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Operational assessment of aboveground tree volume and biomass by terrestrial laser scanning

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Olschofsky, K., Mues, V., & Köhl, M. (2016). Operational assessment of aboveground tree volume and biomass by terrestrial laser scanning. Computers and Electronics in Agriculture, 127, 699-707. doi:http://dx.doi.org/10.1016/j.compag.2016.07.030.

Cite as: http://hdl.handle.net/11858/00-001M-0000-002D-D51E-8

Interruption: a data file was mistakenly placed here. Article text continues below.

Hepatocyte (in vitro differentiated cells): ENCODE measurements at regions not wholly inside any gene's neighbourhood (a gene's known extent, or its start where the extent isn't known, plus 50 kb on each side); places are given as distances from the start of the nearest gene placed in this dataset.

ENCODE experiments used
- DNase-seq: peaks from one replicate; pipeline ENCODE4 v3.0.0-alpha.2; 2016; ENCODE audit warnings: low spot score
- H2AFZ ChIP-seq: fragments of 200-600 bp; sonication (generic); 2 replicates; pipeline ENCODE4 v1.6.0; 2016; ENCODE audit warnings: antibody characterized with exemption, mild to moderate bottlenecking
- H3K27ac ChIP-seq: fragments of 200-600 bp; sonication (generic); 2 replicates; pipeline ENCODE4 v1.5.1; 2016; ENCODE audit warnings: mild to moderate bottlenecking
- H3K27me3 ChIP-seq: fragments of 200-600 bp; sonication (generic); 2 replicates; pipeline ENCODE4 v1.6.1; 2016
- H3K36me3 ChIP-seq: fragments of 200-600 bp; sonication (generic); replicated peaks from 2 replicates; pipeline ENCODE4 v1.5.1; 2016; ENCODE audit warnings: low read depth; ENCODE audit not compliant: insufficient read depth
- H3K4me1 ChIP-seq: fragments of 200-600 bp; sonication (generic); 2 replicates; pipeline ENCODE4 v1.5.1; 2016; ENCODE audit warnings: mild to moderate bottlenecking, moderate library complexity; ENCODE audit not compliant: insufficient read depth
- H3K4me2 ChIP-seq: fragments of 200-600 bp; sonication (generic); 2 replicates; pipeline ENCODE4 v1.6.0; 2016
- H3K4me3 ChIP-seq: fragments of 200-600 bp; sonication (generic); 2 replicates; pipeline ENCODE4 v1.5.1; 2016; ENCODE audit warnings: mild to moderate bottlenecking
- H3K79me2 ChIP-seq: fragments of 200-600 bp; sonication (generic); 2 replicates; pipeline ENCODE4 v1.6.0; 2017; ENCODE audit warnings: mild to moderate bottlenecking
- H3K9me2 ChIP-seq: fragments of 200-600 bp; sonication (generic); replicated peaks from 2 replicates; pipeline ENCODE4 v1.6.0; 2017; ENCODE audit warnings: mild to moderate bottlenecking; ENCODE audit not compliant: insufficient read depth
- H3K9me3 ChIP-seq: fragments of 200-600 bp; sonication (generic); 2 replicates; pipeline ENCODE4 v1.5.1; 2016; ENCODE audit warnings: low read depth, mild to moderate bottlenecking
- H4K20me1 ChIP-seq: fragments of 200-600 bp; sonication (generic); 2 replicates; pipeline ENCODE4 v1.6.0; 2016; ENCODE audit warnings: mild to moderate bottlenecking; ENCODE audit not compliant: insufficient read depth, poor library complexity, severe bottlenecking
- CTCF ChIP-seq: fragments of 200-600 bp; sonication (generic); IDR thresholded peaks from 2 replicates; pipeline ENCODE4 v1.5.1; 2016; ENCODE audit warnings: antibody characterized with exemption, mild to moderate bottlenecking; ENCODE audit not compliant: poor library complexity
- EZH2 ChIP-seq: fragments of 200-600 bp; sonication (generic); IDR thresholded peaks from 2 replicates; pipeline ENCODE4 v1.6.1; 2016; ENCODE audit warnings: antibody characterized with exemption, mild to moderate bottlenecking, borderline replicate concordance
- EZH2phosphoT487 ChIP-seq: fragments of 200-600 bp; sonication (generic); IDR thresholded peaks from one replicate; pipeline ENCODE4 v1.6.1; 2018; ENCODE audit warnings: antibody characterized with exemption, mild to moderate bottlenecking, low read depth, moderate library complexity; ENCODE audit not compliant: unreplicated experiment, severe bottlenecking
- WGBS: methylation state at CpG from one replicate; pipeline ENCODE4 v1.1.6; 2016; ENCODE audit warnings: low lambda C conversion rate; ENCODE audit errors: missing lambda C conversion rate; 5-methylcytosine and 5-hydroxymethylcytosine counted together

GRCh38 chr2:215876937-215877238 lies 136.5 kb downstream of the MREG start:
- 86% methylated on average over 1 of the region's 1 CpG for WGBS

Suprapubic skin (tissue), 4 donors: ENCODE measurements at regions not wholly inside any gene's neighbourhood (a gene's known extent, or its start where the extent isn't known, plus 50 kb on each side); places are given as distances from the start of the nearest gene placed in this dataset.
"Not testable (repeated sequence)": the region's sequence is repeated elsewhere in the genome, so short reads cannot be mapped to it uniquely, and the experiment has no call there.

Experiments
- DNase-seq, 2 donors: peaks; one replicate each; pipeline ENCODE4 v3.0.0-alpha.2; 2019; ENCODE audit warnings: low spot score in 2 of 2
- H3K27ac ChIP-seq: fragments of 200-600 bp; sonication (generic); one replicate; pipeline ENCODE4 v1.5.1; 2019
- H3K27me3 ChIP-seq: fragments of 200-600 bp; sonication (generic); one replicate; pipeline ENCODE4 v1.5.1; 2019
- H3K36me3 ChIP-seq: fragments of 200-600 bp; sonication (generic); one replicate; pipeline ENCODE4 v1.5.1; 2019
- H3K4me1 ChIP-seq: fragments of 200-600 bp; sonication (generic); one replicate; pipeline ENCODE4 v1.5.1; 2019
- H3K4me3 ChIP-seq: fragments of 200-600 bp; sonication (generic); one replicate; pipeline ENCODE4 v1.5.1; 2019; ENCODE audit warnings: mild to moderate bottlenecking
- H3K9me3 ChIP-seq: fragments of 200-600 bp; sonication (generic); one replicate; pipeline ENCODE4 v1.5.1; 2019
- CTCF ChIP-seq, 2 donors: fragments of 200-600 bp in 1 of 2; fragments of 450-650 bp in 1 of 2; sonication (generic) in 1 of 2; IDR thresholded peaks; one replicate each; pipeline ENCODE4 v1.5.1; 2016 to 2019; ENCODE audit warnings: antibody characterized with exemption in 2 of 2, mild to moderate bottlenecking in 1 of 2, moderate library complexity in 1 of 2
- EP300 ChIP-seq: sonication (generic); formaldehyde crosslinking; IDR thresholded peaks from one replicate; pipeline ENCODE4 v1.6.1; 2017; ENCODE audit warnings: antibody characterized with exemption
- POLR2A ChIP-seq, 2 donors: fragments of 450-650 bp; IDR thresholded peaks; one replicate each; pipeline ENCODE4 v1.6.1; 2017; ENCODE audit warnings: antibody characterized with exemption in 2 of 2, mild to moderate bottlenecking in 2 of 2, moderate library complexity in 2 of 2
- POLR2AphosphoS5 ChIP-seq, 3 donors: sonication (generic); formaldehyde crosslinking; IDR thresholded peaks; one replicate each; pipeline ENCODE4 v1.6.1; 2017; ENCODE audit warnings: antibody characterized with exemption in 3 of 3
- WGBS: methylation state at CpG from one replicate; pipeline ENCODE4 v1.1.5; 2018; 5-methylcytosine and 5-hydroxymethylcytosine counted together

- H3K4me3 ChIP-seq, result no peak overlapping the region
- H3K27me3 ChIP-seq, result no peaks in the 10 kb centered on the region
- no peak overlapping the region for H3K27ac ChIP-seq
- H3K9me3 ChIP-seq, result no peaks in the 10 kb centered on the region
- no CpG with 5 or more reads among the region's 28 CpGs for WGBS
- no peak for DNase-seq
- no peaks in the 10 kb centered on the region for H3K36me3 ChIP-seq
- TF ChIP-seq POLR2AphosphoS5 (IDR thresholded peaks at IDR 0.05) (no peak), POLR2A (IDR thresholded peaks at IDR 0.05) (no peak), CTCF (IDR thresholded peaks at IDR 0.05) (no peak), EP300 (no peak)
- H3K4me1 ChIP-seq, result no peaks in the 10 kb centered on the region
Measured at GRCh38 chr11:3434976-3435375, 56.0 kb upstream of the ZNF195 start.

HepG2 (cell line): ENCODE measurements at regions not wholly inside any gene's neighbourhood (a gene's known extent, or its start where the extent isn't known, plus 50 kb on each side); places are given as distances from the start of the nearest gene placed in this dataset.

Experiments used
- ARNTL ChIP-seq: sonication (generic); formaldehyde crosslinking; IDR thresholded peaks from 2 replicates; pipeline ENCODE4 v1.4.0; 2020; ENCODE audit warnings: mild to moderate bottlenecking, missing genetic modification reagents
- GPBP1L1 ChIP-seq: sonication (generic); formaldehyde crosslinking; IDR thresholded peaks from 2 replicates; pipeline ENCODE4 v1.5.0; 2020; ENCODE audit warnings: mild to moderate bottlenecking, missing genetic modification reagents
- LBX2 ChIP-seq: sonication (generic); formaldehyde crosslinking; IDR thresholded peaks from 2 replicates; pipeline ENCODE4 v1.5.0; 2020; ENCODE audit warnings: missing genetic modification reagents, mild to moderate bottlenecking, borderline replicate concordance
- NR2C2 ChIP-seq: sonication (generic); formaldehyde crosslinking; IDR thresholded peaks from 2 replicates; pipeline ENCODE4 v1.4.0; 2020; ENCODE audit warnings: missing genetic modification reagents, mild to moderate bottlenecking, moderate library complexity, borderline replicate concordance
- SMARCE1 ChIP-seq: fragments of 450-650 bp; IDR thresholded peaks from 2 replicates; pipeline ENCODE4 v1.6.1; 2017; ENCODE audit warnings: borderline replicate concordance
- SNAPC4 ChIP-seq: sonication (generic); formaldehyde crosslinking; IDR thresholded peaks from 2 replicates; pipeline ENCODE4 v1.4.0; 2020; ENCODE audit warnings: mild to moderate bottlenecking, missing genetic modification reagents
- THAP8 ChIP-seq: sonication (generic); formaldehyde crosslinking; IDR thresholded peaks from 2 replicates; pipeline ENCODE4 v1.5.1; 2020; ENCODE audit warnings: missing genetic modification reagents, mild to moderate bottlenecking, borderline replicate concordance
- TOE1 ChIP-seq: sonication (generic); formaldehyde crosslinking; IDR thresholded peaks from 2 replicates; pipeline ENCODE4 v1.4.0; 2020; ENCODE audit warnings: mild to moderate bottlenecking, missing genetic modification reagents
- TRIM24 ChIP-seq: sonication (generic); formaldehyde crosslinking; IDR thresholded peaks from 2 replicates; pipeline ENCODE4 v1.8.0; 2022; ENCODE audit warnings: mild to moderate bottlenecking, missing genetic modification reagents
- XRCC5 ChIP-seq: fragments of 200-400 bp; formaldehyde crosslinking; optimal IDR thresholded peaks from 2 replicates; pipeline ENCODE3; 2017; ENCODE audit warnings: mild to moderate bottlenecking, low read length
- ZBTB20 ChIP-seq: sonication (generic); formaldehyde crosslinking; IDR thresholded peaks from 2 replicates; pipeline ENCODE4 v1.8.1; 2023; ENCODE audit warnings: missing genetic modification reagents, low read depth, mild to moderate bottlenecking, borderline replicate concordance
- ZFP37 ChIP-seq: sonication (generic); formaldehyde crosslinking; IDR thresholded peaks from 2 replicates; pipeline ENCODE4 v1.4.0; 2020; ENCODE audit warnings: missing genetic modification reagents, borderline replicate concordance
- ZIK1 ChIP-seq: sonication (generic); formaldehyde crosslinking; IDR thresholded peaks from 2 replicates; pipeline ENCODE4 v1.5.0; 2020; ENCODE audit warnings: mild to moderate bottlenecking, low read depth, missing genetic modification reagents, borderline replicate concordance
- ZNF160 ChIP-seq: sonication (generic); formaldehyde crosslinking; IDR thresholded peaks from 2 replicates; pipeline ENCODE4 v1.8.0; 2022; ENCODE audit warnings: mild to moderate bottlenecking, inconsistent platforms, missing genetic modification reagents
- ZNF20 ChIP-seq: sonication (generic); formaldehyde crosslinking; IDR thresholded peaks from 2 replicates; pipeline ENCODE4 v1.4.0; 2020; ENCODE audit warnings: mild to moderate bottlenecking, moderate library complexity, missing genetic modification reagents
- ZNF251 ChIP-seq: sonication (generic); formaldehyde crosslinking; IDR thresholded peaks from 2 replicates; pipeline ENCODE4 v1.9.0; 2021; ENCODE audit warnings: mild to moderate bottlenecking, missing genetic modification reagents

The assessment of aboveground tree biomass (AGB) is essential to the evaluation of tree populations in forests, open landscapes, and urban areas. The predominant method used to determine AGB relies on error-prone functions derived from the statistical relationships of tree attributes and biomass. Terrestrial laser scanning (TLS) offers a new approach that replaces statistical AGB estimates with consistent measurements. Aboveground tree biomass (AGB) comprises stems and branches. While the biomass assessment of stems is straightforward, TLS measurements of tree crowns are far more complex because of branch overlapping. Because placing reflecting targets in the crowns of tall standing trees is impractical, yet necessary for merging the point clouds from different laser scan positions, TLS measurements often fail in operational applications. This study introduces a straightforward algorithm that simplifies biomass measurements of complex branch geometries using TLS and derives AGB by averaging measurements from individual scanning positions. We verified our approach through an experimental setup of branching systems with different complexities and known true biomass volumes. The results show that biomass extraction from branches by TLS systems is not affected by scanning distance. The combination of biomass measurements from individual scanning positions by averaging provides reliable biomass figures. Compared to the known true biomass figures, the overall accuracies achieved by our approach are 95 or higher, which brings the operational application of TLS for AGB measurements within tangible reach.